Can the mortality anomalies in the ONS data be explained?

Has the source of bias been found?

The new ONS data seems to have a bias such that deaths in the unvaccinated are more likely to be included in the ONS sample, whereas deaths in the vaccinated have the opposite bias and are more likely to be excluded from this dataset. Oddly, the bias is different for covid deaths. Differences with the accuracy of record matching could be enough to explain the bias.

The ONS data is based on only a sample of the population, albeit a large one. If it were representative we would find the mortality rates in the population included and excluded from the sample to be the same. But it turns out this is not the case.

For simplicity, going forward those excluded from the sample are referred to as the “ghost population”. Analysis which compares the mortality rates (per 100,000 people) between these groups shows a systematic bias.

Figure 1: Comparison of the make-up of the ONS sample and the ghost population compared to the vaccination database

For every age group the mortality rate of unvaccinated people in the ghost population was lower than the ONS sample mortality rate. Conversely the mortality rate for the vaccinated ghost population was higher than the ONS sample for every age group except the over 80 year olds. 

For example, figure 2 shows the mortality rates in the 40-49 year old population. Graphs for all age groups can be found here

Figure 2: Graph of mortality rates in ONS sample and ghost population for 40-49 year olds

Many people have claimed that it is invalid to use the vaccination database as a measure of the whole population because it may contain duplicate records such that the population is overestimated. If that were the case, then the mortality rate in the vaccinated ghost population will have been artificially lowered by exaggerating the size of the vaccinated population.

Furthermore, the mortality rate for the ONS sample and the ghost population converges to the same figure for the 18-39 year old group indicating that all four populations are in fact comparable. A bias in population size could not disappear for a period of time whereas a bias due to misclassification of records may well vary over time.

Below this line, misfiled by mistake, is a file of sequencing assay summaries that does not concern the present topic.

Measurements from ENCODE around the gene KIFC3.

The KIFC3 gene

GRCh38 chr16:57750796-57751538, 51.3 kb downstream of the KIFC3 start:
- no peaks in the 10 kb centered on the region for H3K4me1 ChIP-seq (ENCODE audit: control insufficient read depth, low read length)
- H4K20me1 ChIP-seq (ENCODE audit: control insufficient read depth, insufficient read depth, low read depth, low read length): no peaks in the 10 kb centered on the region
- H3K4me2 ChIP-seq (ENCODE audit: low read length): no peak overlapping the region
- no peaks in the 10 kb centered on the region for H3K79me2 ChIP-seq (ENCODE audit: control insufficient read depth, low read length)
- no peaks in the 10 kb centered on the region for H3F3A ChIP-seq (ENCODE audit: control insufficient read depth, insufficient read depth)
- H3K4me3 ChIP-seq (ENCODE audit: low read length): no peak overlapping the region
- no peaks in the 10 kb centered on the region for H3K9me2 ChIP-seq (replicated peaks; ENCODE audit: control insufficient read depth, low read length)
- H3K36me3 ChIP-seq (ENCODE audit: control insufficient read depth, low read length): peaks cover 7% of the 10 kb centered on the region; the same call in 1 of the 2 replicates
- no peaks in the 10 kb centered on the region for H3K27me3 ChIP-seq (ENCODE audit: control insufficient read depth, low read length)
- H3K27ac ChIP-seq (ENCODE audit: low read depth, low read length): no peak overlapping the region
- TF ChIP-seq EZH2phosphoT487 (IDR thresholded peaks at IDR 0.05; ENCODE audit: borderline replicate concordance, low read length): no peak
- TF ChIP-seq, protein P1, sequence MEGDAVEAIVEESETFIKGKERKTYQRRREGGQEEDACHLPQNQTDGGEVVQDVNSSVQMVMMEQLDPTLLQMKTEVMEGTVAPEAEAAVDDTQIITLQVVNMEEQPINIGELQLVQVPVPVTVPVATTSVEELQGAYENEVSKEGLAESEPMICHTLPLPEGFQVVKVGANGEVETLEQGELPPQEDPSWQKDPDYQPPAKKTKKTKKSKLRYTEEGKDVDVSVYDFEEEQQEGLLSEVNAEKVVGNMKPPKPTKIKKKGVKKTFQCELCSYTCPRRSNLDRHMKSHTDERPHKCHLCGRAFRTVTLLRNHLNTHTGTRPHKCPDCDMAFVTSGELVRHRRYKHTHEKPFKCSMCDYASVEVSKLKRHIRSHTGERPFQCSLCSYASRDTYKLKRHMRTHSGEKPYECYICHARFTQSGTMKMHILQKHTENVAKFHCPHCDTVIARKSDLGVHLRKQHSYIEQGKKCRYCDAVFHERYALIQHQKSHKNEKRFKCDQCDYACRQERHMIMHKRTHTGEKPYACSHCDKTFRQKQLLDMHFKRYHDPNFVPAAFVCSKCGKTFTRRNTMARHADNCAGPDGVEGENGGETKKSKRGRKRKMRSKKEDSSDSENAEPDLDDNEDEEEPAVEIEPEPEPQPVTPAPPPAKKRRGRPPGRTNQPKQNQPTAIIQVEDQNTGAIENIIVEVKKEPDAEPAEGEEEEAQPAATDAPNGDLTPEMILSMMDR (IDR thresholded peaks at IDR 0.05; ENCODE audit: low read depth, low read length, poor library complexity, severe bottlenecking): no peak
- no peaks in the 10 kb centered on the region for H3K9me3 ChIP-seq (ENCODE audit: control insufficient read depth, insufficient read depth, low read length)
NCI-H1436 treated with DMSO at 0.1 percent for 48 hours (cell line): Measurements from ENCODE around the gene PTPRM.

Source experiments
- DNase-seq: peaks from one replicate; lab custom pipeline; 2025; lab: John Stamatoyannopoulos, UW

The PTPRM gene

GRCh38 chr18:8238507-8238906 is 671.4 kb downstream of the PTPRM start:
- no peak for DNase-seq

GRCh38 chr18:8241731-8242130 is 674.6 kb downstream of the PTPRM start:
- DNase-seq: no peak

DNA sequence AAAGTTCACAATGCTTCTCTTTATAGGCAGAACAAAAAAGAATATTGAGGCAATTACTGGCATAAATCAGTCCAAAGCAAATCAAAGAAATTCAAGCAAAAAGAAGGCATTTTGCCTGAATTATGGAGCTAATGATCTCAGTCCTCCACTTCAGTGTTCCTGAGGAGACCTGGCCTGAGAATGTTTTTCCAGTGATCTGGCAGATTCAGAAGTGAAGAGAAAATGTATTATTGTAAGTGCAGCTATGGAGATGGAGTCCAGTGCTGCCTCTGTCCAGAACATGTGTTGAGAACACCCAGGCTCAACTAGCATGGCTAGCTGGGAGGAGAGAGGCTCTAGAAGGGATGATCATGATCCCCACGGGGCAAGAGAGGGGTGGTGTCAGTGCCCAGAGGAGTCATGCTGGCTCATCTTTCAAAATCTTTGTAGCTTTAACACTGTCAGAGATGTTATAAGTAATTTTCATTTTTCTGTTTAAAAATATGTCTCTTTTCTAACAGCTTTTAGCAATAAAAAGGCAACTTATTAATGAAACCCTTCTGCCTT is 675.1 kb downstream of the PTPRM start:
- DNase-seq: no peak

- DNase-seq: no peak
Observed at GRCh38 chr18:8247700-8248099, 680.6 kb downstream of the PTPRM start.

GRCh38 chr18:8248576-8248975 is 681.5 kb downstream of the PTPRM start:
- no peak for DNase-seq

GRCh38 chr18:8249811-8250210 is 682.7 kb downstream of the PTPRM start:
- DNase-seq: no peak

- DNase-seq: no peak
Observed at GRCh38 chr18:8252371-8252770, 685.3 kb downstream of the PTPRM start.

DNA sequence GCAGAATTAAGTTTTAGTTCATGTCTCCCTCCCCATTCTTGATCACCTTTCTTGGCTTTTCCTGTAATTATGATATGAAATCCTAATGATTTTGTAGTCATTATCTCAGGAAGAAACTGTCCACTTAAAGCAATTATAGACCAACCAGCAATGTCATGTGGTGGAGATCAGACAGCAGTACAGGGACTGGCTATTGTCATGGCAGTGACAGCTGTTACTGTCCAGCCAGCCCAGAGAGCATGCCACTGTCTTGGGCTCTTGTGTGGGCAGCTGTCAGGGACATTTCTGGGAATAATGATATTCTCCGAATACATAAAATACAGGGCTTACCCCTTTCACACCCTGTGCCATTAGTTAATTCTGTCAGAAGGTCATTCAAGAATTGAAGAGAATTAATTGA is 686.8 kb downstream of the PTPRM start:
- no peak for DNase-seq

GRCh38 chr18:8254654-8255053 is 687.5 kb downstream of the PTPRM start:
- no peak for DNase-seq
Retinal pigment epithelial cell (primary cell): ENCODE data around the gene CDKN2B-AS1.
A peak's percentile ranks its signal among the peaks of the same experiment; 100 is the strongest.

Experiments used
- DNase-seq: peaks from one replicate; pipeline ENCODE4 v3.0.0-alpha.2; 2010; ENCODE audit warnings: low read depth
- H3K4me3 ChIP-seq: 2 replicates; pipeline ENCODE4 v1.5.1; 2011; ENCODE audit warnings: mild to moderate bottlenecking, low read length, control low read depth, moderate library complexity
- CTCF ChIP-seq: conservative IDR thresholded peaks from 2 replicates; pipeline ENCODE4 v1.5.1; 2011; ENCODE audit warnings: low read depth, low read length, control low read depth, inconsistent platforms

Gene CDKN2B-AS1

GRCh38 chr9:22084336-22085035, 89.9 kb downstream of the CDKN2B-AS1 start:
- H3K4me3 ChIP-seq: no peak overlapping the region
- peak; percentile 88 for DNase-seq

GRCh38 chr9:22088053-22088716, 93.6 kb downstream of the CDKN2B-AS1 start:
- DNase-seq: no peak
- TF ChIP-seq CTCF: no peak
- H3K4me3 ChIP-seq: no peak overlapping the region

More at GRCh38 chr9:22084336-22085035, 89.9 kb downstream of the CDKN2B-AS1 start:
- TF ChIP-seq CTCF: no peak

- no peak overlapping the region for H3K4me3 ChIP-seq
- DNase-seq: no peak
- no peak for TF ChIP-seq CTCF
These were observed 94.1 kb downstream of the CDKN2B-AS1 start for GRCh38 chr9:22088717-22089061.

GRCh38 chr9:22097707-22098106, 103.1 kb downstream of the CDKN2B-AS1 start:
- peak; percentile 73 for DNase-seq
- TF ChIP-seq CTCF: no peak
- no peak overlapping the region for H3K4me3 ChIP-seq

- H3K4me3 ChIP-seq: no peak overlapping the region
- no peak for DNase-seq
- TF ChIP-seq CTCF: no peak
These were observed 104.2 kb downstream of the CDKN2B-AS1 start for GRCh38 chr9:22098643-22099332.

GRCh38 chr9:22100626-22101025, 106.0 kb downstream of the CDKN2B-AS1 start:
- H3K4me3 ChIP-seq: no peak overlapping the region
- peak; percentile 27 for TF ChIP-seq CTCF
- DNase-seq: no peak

Figure 3: Graph of mortality rates in ONS sample and ghost population for 18-39 year olds showing a converging mortality rate at the end of 2022

The bias between the mortality in the ONS sample and in the ghost population suggests that deaths in the vaccinated have been disproportionately excluded from the ONS data, while deaths in the unvaccinated were disproportionately included. However, data for deaths with covid shows a totally different bias.

Figure 4: Total annual all cause mortality for 2022 per 100,000 people aged 50-59 years comparing ONS sample to ghost population

Covid deaths

For covid deaths, the mortality rate is substantially lower in the ghost population regardless of vaccination status. There are two important implications of this. Firstly, any kind of human bias in how data was assigned is unlikely to have resulted in a bias one way for all cause deaths and the opposite way for covid death. Secondly, there must be something different about how all cause and covid deaths are being recorded that results in this opposite bias depending on the cause of death.

Figure 5: Total annual covid mortality for 2022 per 100,000 people aged 50-59 years comparing ONS sample to ghost population

Potential source of bias

One major difference between covid deaths and all cause deaths is the proportion that occur in hospital, which is 44% vs 71%. The ONS have previously said that 94.6% of their ONS records match to the NHS database. If we make the simple assumption that a higher proportion of death certificates are correctly matched to an NHS number and vaccination status for in-hospital deaths than for deaths outside hospital, we can recreate this bias. In fact even an assumption of 95% matching for hospital deaths and 94% for deaths outside of hospital is a sufficient difference to create these biases. The ONS recorded someone as unvaccinated if they did not match to a vaccine record. That means that there will be a risk of vaccinated deaths being wrongly classified as unvaccinated which would artificially increase the unvaccinated mortality rate and decrease the vaccinated mortality rate. The only oddity that could not be replicated in this way was having a significantly higher vaccinated mortality rate than unvaccinated mortality rate in the excluded ghost population.

If we take a hypothetical population with identical mortality rates for the ONS and ghost populations, then the discrepant mortality rates seen above can be created simply by having a higher failed match rate to the vaccine database for in-hospital deaths compared to other deaths. Even only a minimal difference in matching has this effect.

Whatever the cause of the bias it requires thorough investigation in order for people to be properly informed about the effectiveness of the covid vaccines.

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